Tuesday, December 31, 2013
Top 5 Anime of 2013
#5 - IGPX: I’ve long been a huge fan of mecha, and as a result, I tend to be more highly critical of how these stories of giant robots pan out. I was pleasantly surpsied by IGPX, a show which I had missed out on during its original Toonami run, because of just how fresh a concept it was. The best description I can provide is that IGPX is much like F-Zero, but with robots and greater emphasis on the dynamic of the teammates and pit crew than the actual races. Which is not to say the combination of breakneck-speeds and exchanging of metal punches isn’t incredibly satisfying to watch unfold in a curiously graceful manner, but there is certainly something to be said for putting the spotlight on a crew of young pilots who have to learn to cooperate if they want to succeed.
#4 - Wolf Children: A heartwarming tale about a single mother attempting to provide her children with a secluded upbringing so that they can one day determine for themselves if they wish to live as humans or wolves, Wolf Children is the most emotionally human tale to be conveyed in the anime medium in a long while. The kids, Ame and Yuki, are simply adorable, and the movie is genuine in its timing of making viewers laugh, cheer, and tear up along with the characters. For a film that seems to want to sell itself largely on its fantasy elements, Wolf Children is, at its core, about family and the challenges a single mother faces in raising two young kids who just so happen to harness the ability to transform into wolves.
#3 - Tengen Toppa Gurren Lagann: I appreciated Gurren Lagann for reasons similar to why I have come to love Gundam, Evangelion, and many other mecha works over the years, except that in the case of Gurren Lagann, it was because it made fun of all the staples that have defined giant robot action over the decades. Combining robots for no apparent reason other than it looks equal parts silly and cool? Check. Ridiculous monologues that don’t actually mean anything but somehow strike fear into the hearts of foes and instill courage and determination in the heroic main cast members? Check. Gunmen mechs that just keep getting larger to the point where galaxies become viable options for Frisbee-like weapons? Check. It’s a series that punches subtlety in the face, but it’s a heck of a lot of fun.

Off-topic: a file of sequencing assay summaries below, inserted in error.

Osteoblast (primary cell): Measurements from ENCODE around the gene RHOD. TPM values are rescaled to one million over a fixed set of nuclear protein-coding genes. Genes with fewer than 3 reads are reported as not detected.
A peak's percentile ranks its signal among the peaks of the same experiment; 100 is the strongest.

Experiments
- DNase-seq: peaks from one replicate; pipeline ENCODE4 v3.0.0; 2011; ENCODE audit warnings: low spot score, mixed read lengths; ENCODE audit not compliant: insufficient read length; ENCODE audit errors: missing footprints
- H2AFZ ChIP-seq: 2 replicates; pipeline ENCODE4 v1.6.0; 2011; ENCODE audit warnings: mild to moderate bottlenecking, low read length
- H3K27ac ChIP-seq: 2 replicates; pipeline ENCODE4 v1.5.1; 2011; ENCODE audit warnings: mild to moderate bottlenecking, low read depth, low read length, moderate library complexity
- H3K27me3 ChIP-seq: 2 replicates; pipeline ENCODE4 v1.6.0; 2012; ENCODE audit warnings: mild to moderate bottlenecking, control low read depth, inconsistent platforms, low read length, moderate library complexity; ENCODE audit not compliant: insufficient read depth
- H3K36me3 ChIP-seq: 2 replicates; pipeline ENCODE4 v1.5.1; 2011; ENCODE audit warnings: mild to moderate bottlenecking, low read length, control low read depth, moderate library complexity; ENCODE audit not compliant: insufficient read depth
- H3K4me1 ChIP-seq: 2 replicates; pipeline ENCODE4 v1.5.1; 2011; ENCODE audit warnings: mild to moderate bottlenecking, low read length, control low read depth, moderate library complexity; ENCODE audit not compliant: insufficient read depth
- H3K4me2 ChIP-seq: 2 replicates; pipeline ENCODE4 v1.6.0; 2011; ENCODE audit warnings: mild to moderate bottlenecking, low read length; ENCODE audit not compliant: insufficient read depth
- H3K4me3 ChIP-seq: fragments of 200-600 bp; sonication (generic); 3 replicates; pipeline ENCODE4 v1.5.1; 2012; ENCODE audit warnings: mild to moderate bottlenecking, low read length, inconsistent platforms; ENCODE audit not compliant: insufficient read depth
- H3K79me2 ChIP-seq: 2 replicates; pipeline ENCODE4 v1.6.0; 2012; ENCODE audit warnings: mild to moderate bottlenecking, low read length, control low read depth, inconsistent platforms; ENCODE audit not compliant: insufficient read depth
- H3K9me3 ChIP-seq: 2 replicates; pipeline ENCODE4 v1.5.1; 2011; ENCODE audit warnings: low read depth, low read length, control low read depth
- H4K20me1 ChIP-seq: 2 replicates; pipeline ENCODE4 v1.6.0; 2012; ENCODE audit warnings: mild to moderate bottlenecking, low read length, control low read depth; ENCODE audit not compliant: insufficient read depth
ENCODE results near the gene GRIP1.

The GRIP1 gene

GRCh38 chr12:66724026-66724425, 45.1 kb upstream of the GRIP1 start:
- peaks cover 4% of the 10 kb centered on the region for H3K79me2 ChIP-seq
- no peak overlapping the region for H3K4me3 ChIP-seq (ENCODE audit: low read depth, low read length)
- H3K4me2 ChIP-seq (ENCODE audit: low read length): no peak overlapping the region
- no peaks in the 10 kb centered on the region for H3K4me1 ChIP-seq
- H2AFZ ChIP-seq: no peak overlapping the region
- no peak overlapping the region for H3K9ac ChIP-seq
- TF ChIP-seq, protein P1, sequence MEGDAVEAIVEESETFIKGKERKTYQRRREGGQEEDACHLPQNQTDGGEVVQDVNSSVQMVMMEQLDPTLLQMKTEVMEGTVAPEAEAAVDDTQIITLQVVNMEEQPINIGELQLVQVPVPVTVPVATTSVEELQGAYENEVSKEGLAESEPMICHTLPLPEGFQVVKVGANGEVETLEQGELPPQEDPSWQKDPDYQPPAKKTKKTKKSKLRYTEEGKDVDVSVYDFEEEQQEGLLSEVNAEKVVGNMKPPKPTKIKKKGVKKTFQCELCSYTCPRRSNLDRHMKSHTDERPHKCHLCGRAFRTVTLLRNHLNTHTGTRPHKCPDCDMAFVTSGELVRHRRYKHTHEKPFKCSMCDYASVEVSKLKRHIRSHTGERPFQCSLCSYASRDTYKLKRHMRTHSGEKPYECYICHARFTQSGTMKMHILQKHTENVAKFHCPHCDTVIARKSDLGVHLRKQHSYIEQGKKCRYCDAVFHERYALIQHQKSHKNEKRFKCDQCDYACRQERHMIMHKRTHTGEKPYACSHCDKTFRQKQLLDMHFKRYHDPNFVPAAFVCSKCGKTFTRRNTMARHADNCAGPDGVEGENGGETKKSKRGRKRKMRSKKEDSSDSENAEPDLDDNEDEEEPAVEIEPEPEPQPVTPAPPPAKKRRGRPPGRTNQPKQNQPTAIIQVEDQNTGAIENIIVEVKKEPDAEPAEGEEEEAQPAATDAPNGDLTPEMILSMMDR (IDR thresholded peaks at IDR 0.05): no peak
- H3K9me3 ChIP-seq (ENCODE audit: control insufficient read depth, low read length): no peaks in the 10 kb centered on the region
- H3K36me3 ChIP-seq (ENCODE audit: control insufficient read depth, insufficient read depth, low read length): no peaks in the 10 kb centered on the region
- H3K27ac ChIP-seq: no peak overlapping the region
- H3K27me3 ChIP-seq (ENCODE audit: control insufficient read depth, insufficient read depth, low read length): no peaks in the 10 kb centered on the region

#2 - Steins;Gate: Too few works dealing with time travel and divergent realities steep themselves so deep in real-world scientific theory. The fact that Steins;Gate lays out its rules before it really gets running not only makes for a more intelligently-scripted show, but a more entertaining viewing experience as well. Knowing how the ripples across time and space can cause either subtle or drastic changes keeps you guessing until the very end, the diverse and very human characters are ones you care about and want to see succeed, despite how great the cost to some might be. Other time travel-related works, anime or otherwise, could learn a thing or two from Steins;Gate about how to balance the nerdy factual elements with humorous pop culture nods and self-referential humor.
#1 - Evangelion 3.0: You Can (Not) Redo: By the finale of Evangelion 2.0: You Can (Not) Advance, we had a pretty good idea that the story was headed into bold new territory. What I don’t think I was fully prepared for, however, was how dark and complex the narrative would become. The Rebuild of Evangelion films have done a phenomenal job thus far of consolidating one of the most deep and thought-provoking anime works of all time into hour-and-a-half/two-hour installments, but there is a lot at play in Evangelion 3.0, and the attention to detail as well as the sinister nature of some of the grander schemes in motion are on par with 1997’s End of Evangelion. It’s a perfect follow-up to the groundwork the previous two films laid out, and is an exciting marker as the beginning of the end of this masterful tetralogy of films.